Arriving at the receiving barn, Raul was adorned with the yellow vest indicating his horse had drawn post position no. 6, and they circled in the shadows with the other race entrants. Art stepped into the barn for a brief moment, quickly expressing “he looks good” as he exited to head back to the paddock. Then the horses came out.
First was Dortmund, the enormous and leggy four year old colt from the stable of Triple Crown winning trainer, Bob Baffert. Eyes wide and nostrils flaring, he looked keyed up and ready to run.
As Chrome’s team exited the barn, I took up position just off the horse’s flank, behind my friend, Raul, to walk through the tunnel and out into the sunshine, greeted by the cheers of a throng of fans anticipating a great race.
After circling the paddock - crowded to capacity for this running of the San Diego Handicap - the horses were saddled and quickly walking again. Jockeys were soon exiting their quarters with Dortmund’s jockey, Gary Stevens, leading. The affable Mike Smith, who was on in the No. 7 horse, Win the Space, followed close behind, and then Victor joined Art at the edge of the walking ring to watch Chrome round the turn and wait for the call for “riders up”.
The parade of horses headed through the tunnel to the track and I walked along with Art and his granddaughter, Savannah, and then stepped out with the other photographers to find a position that I liked along the rail, as close as I could manage to the finish line. The crowd was frenzied, in high anticipation of the start, and before I could even get a good shot lined up for the start, the gates sprang open and the familiar sound of race announcer, Trevor Denman, recently returned from “partial retirement”, rang in my ears like music.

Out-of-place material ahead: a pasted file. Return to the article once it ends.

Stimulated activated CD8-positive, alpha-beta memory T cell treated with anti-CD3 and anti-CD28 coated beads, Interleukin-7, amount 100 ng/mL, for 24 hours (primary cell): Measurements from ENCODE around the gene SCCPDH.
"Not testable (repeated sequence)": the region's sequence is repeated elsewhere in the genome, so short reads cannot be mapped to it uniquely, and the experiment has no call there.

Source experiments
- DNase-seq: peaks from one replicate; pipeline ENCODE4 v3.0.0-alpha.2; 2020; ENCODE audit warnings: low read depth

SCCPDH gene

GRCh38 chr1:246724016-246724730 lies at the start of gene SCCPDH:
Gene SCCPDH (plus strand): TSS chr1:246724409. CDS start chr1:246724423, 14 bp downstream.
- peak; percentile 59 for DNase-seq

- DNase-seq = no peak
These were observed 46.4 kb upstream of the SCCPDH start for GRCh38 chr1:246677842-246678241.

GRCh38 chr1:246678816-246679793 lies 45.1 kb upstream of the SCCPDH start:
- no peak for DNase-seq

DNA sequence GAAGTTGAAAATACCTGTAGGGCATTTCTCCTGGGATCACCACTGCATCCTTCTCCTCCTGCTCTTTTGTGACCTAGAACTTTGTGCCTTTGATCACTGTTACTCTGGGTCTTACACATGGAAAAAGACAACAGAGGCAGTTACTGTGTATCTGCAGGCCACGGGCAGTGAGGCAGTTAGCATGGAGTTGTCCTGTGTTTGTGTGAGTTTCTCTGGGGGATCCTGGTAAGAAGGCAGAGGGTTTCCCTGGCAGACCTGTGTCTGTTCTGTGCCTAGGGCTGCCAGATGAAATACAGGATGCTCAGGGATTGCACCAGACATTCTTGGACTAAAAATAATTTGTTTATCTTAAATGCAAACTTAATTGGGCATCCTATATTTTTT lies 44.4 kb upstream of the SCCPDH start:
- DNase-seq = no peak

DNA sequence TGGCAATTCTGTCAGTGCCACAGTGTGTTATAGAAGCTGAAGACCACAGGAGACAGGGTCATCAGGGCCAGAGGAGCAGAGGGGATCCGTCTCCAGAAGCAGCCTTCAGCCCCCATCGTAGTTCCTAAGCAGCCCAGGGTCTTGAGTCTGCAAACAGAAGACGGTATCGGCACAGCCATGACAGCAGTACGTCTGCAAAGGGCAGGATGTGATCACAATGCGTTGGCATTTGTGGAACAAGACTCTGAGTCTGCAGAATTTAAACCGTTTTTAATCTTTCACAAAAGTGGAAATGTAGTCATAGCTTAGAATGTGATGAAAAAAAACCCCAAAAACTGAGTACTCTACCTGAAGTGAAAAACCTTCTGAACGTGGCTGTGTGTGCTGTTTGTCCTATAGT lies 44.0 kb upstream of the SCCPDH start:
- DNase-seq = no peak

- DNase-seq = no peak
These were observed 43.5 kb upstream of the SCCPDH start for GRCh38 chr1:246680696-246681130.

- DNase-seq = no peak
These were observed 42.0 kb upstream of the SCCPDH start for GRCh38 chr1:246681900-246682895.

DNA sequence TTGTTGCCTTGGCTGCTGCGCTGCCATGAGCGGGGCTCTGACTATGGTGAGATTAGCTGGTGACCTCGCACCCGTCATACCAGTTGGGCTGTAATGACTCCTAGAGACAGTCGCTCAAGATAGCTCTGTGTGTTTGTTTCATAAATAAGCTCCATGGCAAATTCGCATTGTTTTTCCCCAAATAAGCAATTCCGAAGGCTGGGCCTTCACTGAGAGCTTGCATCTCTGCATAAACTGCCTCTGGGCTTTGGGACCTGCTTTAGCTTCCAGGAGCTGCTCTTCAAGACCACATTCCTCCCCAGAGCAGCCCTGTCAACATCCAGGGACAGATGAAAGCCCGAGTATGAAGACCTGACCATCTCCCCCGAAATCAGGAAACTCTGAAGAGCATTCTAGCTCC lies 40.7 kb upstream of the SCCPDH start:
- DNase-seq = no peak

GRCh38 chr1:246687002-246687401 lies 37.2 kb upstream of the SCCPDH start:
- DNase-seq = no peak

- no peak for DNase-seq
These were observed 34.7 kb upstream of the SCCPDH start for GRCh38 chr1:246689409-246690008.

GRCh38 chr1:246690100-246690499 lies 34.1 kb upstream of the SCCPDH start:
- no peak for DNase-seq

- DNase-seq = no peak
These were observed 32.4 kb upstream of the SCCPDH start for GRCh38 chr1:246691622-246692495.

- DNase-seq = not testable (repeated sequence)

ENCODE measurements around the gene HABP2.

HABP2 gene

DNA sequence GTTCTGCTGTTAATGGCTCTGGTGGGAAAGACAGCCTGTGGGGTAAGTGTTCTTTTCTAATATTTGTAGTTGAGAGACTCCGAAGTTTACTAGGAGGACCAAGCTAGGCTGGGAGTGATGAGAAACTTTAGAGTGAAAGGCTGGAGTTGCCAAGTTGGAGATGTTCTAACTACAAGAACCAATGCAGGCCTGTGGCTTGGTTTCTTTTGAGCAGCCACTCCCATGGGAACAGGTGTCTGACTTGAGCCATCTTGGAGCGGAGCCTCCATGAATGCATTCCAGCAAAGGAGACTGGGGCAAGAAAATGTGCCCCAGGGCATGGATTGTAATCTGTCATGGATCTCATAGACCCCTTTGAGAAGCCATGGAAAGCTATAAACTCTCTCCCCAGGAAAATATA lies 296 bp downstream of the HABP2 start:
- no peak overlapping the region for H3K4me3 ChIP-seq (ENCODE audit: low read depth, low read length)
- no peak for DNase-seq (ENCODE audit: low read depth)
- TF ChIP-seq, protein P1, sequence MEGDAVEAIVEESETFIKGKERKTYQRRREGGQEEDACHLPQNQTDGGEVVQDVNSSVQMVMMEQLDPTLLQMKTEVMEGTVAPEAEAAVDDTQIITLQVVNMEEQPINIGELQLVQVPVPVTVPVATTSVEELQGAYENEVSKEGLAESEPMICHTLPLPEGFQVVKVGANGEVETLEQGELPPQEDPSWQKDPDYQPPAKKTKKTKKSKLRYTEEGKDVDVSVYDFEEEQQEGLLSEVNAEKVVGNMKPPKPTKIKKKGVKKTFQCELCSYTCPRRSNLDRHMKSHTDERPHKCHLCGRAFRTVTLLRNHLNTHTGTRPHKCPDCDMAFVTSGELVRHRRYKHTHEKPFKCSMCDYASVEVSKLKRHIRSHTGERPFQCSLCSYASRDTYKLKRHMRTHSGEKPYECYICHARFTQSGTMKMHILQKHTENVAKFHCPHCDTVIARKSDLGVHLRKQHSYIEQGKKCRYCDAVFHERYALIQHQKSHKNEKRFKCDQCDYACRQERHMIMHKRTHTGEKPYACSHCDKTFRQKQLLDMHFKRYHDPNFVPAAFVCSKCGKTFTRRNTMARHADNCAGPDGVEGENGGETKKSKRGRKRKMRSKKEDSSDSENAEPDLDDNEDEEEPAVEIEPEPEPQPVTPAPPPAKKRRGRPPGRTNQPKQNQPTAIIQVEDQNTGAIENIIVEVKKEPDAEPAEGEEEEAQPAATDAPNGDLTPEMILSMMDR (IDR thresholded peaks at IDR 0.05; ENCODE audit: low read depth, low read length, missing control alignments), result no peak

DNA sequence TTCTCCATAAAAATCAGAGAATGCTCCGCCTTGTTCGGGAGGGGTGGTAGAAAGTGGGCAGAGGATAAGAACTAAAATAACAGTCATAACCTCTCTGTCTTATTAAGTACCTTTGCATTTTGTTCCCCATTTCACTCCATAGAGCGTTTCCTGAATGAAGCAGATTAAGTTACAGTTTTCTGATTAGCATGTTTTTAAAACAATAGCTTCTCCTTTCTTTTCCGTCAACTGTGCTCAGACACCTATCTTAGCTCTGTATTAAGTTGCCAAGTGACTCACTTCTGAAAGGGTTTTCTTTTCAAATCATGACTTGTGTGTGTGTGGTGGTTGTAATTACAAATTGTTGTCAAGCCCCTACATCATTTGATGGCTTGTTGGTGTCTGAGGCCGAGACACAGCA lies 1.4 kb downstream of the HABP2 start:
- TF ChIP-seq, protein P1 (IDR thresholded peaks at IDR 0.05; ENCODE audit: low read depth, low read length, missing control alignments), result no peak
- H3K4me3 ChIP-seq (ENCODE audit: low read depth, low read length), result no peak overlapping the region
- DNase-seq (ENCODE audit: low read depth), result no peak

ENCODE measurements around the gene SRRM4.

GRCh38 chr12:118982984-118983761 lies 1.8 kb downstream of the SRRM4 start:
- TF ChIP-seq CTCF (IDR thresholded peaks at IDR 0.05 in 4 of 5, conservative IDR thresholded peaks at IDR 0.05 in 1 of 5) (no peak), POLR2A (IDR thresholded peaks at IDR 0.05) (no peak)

At a mile and a sixteenth, the field passed the home stretch once before entering the turn and heading onto the backstretch. As California Chrome flew by me, he was right where he likes to be, just off the shoulder of the leading Dortmund.
About a minute passed as the horses made their way down the backstretch, coming into the final two turns of the race. I could have closed my eyes and been fully aware of when Victor and Chrome began to make their move, the crowd reacted so strongly. And as the horses came around the final turn and headed for home, I was able to capture an image of Alan, holding his grandson, cheering his top trainee on to victory.
Dortmund ran a great race. In my opinion, and with no disrespect to this talented challenger, it looked to me as if Chrome knew exactly how hard he needed to run, and had his neck and nose just where they needed to be to win the race. A finish line photo that I adore.
Cheering, celebration and congratulations for the team who have so ably prepared this horse to win came from all directions. A beaming Duncan Taylor, President and CEO of Taylor Made Farm, was without words. Joe Harper, President and CEO of Del Mar Thoroughbred Club, chatted briefly with Art, who was elated, and relieved. As I offered my congratulations and stood on the track with my friend, he turned toward the winner’s circle, filled to the brim with cheering connections. He whispered to me “Where’s there any room for the horse?” and chuckled before following his team to take up position for official photos.
I stood back and waited for Raul and Dihigi to walk Chrome along the track for his curtain call, fans shouting their approval and delight as they got one last glimpse of this amazing champion before he headed to the test barn for a bath and a walk to cool down.
The mood back at the barn was light. Truly happy, but not in frenzied celebration. While this had not been a “big” race, it was a big race. The outcome was what all had hoped and prepared for, and the feeling was of calm and peace. Quietly, everyone said their goodbyes and Margaret and I walked back to the front side.
This morning, California Chrome and his team made the trip back to Los Alamitos where they will devote the next 27 days to preparing for his next contest - The Pacific Classic - on August 20. For now, a few days of rest and repose are in order for this talented colt and his hard-working team.
Stay tuned. August is going to be hot.